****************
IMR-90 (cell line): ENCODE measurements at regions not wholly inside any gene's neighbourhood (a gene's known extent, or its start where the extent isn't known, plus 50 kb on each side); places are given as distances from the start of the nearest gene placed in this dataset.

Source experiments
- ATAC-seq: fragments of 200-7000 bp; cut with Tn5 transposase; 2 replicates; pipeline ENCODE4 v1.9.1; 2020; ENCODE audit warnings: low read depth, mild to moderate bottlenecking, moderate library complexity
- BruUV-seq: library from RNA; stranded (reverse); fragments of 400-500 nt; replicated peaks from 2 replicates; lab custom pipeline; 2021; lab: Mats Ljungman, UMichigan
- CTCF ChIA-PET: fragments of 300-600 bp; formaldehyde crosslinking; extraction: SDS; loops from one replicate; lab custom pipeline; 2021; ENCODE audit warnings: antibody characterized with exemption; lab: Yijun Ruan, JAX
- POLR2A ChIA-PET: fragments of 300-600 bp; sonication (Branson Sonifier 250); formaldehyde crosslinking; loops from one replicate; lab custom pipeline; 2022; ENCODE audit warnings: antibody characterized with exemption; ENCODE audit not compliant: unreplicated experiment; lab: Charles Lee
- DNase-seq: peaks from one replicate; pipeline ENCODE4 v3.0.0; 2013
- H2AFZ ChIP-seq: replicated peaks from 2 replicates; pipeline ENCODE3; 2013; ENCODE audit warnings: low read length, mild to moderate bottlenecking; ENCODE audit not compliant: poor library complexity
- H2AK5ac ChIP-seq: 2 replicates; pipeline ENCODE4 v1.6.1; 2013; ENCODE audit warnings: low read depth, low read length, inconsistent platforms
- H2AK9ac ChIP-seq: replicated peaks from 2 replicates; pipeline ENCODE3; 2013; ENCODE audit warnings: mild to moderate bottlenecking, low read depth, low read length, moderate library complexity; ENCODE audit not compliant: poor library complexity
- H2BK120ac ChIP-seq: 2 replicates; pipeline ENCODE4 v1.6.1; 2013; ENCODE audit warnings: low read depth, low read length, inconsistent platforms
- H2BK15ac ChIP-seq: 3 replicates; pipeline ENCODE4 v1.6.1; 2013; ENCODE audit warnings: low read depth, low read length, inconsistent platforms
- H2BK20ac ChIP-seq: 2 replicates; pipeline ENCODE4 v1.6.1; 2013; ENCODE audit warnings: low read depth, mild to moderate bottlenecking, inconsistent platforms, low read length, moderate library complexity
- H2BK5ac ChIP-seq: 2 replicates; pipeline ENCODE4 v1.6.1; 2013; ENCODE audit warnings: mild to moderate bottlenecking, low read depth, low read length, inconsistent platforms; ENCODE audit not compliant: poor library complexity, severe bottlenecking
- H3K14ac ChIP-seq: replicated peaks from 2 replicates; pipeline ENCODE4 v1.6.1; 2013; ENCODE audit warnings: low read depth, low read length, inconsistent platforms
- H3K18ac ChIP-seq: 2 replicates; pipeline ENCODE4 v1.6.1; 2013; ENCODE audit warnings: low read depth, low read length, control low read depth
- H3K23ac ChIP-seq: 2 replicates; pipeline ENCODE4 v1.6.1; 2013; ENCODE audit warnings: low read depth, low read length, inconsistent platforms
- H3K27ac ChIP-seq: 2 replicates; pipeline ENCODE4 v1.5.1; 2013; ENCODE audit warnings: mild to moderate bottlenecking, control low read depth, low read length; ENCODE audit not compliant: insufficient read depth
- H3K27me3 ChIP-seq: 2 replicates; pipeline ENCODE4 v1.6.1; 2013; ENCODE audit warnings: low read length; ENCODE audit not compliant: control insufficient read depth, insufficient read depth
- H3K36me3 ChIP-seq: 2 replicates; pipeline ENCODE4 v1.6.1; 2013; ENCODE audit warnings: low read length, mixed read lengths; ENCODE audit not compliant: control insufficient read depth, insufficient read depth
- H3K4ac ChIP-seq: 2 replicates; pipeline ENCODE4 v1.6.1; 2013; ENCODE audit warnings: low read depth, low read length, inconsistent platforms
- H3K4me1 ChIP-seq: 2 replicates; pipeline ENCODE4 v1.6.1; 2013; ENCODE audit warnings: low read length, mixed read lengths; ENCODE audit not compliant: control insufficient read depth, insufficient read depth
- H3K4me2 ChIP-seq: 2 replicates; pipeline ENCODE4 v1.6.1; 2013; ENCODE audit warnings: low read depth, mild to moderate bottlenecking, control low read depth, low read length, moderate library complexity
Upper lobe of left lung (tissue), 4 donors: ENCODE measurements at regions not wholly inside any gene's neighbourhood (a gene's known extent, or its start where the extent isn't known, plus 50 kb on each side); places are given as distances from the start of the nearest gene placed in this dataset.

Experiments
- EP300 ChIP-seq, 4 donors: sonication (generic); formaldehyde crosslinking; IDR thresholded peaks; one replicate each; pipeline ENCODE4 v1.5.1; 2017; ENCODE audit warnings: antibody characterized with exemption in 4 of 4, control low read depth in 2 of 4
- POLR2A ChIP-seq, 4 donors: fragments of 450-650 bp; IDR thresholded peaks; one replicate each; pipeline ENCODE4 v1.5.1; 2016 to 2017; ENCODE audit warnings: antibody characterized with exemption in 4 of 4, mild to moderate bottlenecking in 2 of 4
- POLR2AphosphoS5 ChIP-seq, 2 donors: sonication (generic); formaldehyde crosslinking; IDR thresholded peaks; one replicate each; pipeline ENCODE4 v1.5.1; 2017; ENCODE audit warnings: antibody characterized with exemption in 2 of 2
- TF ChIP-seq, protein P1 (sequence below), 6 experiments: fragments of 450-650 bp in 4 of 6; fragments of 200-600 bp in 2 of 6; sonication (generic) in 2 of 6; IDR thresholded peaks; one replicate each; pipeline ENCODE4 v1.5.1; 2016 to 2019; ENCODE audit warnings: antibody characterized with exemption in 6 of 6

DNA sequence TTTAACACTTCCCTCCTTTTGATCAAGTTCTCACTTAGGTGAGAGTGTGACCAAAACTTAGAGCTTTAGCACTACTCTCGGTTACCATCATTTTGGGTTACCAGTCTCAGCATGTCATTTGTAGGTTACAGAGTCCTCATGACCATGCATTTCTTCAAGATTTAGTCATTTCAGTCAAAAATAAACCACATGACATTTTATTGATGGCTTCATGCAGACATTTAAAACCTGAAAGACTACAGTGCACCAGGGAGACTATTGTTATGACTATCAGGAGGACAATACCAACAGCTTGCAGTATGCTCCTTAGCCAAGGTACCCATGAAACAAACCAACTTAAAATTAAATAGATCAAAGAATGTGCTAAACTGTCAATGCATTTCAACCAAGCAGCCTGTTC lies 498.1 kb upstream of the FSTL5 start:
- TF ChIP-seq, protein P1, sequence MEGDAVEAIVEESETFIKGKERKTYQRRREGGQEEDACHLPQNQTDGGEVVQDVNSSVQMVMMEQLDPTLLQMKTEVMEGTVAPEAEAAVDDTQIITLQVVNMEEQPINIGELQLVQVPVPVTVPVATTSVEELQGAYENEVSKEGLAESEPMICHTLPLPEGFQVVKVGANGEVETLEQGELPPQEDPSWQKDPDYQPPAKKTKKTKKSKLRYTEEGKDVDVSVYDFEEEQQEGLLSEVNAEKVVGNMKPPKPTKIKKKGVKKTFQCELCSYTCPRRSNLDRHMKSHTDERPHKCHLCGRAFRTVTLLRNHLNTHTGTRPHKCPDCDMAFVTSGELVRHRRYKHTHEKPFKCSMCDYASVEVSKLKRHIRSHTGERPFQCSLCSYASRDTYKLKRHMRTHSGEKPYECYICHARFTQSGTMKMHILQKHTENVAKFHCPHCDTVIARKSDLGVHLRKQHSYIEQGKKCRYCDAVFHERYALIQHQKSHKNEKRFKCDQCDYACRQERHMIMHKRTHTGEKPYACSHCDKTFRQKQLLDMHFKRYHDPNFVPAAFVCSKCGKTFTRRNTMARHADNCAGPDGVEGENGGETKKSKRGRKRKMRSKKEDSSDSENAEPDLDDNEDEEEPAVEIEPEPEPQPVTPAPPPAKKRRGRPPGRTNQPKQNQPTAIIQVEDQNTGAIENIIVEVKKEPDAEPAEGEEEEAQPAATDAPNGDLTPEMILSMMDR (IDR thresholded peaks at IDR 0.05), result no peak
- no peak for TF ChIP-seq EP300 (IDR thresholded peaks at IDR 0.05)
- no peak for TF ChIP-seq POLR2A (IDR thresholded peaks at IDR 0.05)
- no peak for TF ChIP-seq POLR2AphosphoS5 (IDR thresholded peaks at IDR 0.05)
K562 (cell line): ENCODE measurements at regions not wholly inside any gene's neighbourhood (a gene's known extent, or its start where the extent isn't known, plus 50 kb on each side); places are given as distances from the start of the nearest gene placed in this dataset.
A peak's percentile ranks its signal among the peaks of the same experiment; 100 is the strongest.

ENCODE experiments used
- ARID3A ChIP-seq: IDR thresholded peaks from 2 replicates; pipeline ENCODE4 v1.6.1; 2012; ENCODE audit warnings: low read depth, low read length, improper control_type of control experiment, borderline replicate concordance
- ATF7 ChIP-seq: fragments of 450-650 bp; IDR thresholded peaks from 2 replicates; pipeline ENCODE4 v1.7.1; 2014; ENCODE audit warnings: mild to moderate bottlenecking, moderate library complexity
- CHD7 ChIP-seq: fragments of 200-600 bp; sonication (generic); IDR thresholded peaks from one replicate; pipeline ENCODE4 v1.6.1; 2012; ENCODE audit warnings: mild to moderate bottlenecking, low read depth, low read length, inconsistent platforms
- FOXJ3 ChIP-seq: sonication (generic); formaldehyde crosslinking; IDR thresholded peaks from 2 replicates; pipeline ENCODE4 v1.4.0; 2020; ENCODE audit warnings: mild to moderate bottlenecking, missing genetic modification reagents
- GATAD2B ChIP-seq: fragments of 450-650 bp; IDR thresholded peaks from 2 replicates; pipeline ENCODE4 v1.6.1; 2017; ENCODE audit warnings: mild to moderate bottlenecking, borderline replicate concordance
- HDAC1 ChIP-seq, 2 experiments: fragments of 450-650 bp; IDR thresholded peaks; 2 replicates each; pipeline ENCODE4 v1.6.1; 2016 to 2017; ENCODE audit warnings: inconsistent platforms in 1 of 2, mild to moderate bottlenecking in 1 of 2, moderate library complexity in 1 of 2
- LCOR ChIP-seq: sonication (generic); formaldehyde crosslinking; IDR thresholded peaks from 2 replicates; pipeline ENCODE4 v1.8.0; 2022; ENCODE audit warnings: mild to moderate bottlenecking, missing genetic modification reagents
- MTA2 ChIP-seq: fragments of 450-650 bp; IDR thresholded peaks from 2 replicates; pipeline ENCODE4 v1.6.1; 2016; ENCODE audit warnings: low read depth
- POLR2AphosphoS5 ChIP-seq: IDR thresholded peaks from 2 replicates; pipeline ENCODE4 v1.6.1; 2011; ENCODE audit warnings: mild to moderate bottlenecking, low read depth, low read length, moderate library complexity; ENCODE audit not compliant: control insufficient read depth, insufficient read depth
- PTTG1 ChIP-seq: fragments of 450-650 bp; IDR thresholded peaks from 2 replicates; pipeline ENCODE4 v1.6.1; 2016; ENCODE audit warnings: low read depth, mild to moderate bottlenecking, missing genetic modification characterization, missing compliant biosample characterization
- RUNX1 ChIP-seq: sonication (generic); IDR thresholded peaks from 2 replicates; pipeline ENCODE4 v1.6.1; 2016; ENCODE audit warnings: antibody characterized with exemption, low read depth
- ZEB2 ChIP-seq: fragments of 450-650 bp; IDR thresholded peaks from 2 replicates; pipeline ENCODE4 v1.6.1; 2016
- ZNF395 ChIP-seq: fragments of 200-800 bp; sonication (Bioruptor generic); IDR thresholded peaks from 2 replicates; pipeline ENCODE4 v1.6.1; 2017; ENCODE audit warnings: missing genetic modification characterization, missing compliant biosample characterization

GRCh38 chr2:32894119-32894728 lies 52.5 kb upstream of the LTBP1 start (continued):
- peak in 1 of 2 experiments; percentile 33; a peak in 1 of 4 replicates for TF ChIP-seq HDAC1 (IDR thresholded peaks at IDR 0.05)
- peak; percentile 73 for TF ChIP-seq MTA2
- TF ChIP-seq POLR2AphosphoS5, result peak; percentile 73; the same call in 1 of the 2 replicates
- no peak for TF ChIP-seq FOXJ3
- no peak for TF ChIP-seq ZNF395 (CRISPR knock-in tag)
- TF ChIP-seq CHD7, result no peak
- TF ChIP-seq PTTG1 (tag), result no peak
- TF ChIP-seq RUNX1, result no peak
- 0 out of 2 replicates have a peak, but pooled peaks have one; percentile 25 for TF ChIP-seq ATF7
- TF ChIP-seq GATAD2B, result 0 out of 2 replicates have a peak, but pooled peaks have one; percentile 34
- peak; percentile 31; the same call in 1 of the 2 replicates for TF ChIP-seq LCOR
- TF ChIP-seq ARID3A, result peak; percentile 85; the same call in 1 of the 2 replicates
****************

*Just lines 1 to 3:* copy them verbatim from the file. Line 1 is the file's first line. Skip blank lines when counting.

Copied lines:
IMR-90 (cell line): ENCODE measurements at regions not wholly inside any gene's neighbourhood (a gene's known extent, or its start where the extent isn't known, plus 50 kb on each side); places are given as distances from the start of the nearest gene placed in this dataset.

Source experiments
- ATAC-seq: fragments of 200-7000 bp; cut with Tn5 transposase; 2 replicates; pipeline ENCODE4 v1.9.1; 2020; ENCODE audit warnings: low read depth, mild to moderate bottlenecking, moderate library complexity